re: the one county that's not Christian. I think I vaguely remember a very little town in remote Montana or Idaho or someplace like that where a large group centered around a guru from India bought a ranch, moved in and, because the majority of the sect were American citizens, in the next election voted themselves into the local government and sort of took over the town. I was wondering if that could account for the mystery county. Does anyone remember where or what or who I'm thinking of?
posted by marsha56 at 4:29 PM on June 5


Growing up Jewish, I found the slicing-and-dicing of Christianity utterly inexplicable. The main "branches" of Judaism are (mostly) a matter of degree, rather than difference, in faith and practice. I don't think I had any real understanding, until my early 20s, of just how important the Protestant-vs-Catholic thing was to so many people. I mean, you're all Christians! You all follow Jesus Christ! It's right there in the name!

All of which is to say, speaking as someone entirely outside the debate without a dog in the fight, it wouldn't occur to me not to count Mormons as Christians.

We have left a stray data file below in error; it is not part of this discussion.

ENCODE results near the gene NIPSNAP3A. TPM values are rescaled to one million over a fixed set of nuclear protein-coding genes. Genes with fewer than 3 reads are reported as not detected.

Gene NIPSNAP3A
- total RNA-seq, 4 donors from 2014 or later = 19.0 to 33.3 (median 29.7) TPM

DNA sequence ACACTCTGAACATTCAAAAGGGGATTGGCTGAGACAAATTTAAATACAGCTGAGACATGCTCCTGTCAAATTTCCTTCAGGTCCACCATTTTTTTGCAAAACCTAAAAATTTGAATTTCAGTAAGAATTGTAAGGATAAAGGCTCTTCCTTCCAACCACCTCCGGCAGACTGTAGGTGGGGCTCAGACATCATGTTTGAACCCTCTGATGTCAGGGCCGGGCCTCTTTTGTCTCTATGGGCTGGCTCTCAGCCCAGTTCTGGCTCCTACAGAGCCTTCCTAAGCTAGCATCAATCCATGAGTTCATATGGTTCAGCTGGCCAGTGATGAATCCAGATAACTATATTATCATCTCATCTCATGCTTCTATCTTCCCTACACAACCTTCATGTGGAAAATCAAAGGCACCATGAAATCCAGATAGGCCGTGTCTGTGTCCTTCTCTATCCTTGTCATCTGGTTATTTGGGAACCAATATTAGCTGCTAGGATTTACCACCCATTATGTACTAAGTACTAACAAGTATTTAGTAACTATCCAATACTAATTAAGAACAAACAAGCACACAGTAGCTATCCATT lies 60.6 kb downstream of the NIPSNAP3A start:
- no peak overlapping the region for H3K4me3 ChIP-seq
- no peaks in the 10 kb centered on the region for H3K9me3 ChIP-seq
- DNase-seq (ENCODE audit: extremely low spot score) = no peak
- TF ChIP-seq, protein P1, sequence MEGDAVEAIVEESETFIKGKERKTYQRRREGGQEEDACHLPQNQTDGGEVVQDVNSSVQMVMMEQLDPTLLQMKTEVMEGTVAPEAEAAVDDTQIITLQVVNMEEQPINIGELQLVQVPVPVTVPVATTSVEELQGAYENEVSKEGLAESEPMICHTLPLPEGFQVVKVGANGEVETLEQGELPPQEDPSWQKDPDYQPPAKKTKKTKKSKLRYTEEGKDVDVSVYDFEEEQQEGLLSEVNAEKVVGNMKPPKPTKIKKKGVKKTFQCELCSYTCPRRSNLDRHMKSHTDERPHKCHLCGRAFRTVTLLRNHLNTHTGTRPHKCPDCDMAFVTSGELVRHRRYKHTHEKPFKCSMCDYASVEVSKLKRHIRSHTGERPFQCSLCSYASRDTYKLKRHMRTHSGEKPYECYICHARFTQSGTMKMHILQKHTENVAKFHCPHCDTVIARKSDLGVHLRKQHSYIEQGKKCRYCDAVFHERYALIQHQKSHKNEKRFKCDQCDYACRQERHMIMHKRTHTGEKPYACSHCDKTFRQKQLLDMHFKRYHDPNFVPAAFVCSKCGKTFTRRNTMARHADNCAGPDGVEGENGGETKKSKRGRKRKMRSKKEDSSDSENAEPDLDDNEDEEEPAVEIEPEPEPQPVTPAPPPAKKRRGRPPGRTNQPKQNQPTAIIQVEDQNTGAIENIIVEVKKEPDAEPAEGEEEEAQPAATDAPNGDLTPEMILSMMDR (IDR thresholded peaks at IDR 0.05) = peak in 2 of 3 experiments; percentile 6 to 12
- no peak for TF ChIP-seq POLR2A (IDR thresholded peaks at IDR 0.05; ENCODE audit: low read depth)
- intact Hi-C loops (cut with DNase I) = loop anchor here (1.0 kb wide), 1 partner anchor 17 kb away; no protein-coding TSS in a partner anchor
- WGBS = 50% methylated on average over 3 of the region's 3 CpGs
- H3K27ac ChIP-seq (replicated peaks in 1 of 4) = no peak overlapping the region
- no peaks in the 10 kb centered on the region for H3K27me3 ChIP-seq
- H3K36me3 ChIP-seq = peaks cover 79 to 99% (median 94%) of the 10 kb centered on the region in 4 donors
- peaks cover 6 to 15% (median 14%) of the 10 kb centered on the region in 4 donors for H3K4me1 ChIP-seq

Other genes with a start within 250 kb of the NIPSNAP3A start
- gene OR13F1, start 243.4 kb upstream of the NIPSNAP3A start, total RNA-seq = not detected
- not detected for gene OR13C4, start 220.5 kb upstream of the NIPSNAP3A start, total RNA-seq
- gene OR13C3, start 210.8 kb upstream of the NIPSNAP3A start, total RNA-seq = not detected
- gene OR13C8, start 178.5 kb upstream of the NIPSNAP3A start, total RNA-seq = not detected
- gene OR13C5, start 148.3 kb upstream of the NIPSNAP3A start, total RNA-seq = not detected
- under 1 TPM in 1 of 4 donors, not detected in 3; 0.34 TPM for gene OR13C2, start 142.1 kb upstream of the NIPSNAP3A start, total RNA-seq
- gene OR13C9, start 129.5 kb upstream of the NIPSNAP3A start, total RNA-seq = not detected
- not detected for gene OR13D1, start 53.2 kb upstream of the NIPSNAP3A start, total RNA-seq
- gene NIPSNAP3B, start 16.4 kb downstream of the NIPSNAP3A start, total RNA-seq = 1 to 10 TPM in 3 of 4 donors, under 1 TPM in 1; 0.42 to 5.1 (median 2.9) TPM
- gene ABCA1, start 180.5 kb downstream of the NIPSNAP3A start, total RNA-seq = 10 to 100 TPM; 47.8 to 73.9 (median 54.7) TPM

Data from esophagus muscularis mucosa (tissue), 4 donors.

posted by Tomorrowful at 4:35 PM on June 5 [3 favorites]


marsha56, that was the Rajneeshee Community in Eastern Oregon.
posted by blob at 4:37 PM on June 5 [2 favorites]


Thanks blob! That looks like a fascinating story. I had no idea of how it all shook out.
posted by marsha56 at 4:52 PM on June 5


more than three-quarters of Americans identify as Christians... But what about the rest of us?

The rest of you, yankee. The rest of you...

It's a fascinating map. I had no idea Judaism would prove to be second in so many places. It'd be really great to see how the numbers compare in other countries. I'm jealous.
posted by justsomebodythatyouusedtoknow at 4:56 PM on June 5 [1 favorite]


And then there are a number of buddhists who say that what they are is not a religion but a way of life...godless to begin with.
posted by Postroad at 4:57 PM on June 5


I give up. At least for now.

I went through the 144 counties with the least adherents, figuring that lower numbers would let something non-Christian be a majority more easily (like Loving, TX, with its whopping 82 participants, most of whom didn't pick a religion), as well as every county in AK, AL, AZ, CO, HI, ID, MT, NE, NH, NM, NV, NY, OR, SC, and VT. I picked those states partially because some of them had a lower number of counties so I could cross off the whole state quickly (and feel accomplished), and partly because some of them showed up on this map with one or two weird little "other" counties I thought might be worth finding.